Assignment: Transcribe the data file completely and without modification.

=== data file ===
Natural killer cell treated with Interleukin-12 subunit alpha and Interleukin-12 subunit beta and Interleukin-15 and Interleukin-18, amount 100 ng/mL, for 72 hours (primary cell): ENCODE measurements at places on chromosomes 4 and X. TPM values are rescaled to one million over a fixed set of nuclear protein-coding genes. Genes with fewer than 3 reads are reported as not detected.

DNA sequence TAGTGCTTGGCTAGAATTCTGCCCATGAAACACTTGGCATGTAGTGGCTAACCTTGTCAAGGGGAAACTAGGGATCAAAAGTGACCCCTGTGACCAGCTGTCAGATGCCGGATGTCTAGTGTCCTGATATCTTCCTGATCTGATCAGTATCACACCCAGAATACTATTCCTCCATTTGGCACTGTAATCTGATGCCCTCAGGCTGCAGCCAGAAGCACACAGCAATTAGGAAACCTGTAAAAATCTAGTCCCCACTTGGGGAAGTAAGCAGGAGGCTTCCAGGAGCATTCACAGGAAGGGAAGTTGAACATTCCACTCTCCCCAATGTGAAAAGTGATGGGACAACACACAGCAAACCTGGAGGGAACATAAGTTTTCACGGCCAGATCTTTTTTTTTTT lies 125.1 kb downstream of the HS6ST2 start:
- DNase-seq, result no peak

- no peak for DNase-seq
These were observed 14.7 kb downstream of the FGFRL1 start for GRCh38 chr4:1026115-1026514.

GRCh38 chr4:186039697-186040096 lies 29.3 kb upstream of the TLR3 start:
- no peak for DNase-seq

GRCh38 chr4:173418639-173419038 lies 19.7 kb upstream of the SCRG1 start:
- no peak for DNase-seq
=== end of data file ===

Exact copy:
Natural killer cell treated with Interleukin-12 subunit alpha and Interleukin-12 subunit beta and Interleukin-15 and Interleukin-18, amount 100 ng/mL, for 72 hours (primary cell): ENCODE measurements at places on chromosomes 4 and X. TPM values are rescaled to one million over a fixed set of nuclear protein-coding genes. Genes with fewer than 3 reads are reported as not detected.

DNA sequence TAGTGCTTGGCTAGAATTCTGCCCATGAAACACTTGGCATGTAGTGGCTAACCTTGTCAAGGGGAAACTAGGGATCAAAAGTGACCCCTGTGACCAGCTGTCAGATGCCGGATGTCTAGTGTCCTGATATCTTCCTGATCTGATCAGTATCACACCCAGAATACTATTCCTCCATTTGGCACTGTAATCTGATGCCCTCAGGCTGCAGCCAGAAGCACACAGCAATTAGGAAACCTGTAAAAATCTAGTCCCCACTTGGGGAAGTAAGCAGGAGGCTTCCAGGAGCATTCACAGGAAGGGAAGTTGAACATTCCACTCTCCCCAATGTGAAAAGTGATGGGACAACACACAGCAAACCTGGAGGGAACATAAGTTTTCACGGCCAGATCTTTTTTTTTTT lies 125.1 kb downstream of the HS6ST2 start:
- DNase-seq, result no peak

- no peak for DNase-seq
These were observed 14.7 kb downstream of the FGFRL1 start for GRCh38 chr4:1026115-1026514.

GRCh38 chr4:186039697-186040096 lies 29.3 kb upstream of the TLR3 start:
- no peak for DNase-seq

GRCh38 chr4:173418639-173419038 lies 19.7 kb upstream of the SCRG1 start:
- no peak for DNase-seq